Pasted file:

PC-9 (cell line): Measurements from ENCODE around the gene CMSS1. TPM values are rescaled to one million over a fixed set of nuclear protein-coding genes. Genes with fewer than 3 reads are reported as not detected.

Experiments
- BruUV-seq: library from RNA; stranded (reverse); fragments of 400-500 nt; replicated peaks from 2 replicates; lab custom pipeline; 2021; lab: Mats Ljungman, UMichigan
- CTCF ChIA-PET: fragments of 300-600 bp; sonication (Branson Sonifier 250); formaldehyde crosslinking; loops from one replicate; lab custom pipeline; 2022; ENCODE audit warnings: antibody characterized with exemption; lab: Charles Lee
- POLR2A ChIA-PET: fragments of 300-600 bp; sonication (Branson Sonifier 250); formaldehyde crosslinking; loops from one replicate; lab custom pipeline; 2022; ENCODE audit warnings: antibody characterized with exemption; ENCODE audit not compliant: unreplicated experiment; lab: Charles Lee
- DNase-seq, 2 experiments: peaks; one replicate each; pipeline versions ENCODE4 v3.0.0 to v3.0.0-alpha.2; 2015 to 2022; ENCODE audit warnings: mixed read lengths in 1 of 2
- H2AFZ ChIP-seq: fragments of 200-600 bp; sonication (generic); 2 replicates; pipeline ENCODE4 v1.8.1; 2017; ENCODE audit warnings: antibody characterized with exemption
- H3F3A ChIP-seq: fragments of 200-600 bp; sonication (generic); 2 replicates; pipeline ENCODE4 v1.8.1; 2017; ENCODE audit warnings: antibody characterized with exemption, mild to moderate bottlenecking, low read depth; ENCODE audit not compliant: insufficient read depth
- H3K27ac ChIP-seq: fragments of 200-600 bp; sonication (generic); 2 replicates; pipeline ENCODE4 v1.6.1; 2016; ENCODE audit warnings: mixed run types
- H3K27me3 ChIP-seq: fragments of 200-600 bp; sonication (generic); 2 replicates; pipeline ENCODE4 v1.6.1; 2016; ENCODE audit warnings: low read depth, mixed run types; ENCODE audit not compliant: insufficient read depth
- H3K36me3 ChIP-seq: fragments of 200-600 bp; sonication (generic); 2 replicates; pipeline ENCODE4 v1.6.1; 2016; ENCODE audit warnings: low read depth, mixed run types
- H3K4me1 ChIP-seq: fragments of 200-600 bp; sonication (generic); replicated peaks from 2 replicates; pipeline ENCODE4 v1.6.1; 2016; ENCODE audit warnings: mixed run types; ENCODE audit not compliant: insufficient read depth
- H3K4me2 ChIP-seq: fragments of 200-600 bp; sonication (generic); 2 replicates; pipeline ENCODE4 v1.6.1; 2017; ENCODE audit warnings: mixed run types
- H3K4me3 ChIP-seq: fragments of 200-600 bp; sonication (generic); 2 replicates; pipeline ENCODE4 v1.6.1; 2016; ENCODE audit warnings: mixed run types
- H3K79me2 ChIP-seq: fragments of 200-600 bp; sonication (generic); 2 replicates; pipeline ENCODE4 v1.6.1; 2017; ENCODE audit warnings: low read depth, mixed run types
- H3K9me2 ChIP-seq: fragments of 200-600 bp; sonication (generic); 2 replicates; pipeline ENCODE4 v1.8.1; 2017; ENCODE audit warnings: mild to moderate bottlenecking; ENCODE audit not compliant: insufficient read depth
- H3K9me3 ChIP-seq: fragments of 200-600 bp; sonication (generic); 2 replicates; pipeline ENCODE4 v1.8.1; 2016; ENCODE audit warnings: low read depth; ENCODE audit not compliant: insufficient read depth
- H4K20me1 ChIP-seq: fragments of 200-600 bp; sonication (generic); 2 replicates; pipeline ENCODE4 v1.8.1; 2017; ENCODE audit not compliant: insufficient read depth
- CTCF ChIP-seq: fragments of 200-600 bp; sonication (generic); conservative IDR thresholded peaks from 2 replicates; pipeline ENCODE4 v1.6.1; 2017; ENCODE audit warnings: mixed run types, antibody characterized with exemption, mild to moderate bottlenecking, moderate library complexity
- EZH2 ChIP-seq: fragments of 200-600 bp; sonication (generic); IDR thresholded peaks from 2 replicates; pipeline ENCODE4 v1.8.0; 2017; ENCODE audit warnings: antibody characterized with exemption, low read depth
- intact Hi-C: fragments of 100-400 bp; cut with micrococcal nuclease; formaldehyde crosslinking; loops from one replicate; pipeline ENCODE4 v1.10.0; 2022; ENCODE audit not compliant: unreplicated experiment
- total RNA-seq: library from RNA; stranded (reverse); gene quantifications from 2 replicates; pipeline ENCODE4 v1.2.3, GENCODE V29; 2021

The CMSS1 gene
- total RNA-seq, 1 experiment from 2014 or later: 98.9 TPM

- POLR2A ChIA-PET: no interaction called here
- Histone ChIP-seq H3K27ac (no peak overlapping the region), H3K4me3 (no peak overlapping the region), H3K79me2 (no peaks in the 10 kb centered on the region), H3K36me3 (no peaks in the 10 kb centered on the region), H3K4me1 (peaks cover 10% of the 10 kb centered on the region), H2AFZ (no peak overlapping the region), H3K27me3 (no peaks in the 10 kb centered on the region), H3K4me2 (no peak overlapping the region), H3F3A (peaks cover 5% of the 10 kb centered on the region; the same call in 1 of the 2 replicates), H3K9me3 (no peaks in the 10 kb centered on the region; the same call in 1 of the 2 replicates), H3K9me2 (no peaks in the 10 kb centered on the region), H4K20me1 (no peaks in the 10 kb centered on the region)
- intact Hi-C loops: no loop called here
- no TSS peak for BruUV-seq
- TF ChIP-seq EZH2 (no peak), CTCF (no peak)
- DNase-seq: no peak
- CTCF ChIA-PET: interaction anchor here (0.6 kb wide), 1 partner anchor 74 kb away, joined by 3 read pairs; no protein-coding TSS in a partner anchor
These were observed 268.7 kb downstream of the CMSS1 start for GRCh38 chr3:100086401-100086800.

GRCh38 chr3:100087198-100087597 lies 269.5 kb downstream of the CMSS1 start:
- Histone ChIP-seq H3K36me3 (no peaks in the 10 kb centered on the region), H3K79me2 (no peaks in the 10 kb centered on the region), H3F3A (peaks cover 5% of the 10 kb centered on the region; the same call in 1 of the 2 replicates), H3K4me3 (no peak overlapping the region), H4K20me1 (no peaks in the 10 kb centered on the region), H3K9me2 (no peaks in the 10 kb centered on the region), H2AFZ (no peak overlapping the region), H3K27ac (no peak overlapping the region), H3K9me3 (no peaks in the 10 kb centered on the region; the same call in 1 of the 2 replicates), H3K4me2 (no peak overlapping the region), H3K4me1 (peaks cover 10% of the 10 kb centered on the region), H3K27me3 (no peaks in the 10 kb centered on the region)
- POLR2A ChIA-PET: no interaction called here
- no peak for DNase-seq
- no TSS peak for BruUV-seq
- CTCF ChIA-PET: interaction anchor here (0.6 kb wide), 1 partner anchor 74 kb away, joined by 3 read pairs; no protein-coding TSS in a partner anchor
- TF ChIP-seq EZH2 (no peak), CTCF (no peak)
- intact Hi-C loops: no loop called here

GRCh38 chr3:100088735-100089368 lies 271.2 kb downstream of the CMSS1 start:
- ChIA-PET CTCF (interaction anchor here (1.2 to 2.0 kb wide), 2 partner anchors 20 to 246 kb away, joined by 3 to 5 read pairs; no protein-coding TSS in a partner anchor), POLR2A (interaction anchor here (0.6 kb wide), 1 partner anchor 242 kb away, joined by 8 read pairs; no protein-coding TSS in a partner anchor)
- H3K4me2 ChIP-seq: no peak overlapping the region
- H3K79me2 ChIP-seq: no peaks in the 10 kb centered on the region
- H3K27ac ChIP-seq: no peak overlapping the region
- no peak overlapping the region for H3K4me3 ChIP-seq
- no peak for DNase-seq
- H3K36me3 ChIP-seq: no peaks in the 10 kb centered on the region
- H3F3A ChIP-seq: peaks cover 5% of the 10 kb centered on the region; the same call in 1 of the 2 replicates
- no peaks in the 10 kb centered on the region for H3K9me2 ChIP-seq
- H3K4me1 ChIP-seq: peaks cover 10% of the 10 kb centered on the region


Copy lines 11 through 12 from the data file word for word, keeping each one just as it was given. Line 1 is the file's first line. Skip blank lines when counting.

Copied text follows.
- H3K36me3 ChIP-seq: fragments of 200-600 bp; sonication (generic); 2 replicates; pipeline ENCODE4 v1.6.1; 2016; ENCODE audit warnings: low read depth, mixed run types
- H3K4me1 ChIP-seq: fragments of 200-600 bp; sonication (generic); replicated peaks from 2 replicates; pipeline ENCODE4 v1.6.1; 2016; ENCODE audit warnings: mixed run types; ENCODE audit not compliant: insufficient read depth